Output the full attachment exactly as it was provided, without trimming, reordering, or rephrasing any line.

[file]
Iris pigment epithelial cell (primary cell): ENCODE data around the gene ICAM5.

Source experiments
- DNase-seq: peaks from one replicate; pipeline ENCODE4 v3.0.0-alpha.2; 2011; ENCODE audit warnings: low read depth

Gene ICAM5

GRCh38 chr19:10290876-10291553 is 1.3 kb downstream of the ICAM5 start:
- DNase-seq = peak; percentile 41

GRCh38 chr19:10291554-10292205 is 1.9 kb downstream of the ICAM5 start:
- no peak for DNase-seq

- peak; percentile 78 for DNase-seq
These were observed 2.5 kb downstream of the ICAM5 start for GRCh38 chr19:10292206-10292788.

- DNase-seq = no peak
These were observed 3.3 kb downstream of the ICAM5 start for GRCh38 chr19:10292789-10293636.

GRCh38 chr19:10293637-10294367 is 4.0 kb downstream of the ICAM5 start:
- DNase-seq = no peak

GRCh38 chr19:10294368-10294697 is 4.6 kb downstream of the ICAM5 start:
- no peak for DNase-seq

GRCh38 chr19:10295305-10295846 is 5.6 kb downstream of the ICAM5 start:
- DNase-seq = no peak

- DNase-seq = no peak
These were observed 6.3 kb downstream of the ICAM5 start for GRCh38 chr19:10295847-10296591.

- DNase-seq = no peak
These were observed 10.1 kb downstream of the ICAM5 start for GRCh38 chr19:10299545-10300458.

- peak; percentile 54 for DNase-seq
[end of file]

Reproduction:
Iris pigment epithelial cell (primary cell): ENCODE data around the gene ICAM5.

Source experiments
- DNase-seq: peaks from one replicate; pipeline ENCODE4 v3.0.0-alpha.2; 2011; ENCODE audit warnings: low read depth

Gene ICAM5

GRCh38 chr19:10290876-10291553 is 1.3 kb downstream of the ICAM5 start:
- DNase-seq = peak; percentile 41

GRCh38 chr19:10291554-10292205 is 1.9 kb downstream of the ICAM5 start:
- no peak for DNase-seq

- peak; percentile 78 for DNase-seq
These were observed 2.5 kb downstream of the ICAM5 start for GRCh38 chr19:10292206-10292788.

- DNase-seq = no peak
These were observed 3.3 kb downstream of the ICAM5 start for GRCh38 chr19:10292789-10293636.

GRCh38 chr19:10293637-10294367 is 4.0 kb downstream of the ICAM5 start:
- DNase-seq = no peak

GRCh38 chr19:10294368-10294697 is 4.6 kb downstream of the ICAM5 start:
- no peak for DNase-seq

GRCh38 chr19:10295305-10295846 is 5.6 kb downstream of the ICAM5 start:
- DNase-seq = no peak

- DNase-seq = no peak
These were observed 6.3 kb downstream of the ICAM5 start for GRCh38 chr19:10295847-10296591.

- DNase-seq = no peak
These were observed 10.1 kb downstream of the ICAM5 start for GRCh38 chr19:10299545-10300458.

- peak; percentile 54 for DNase-seq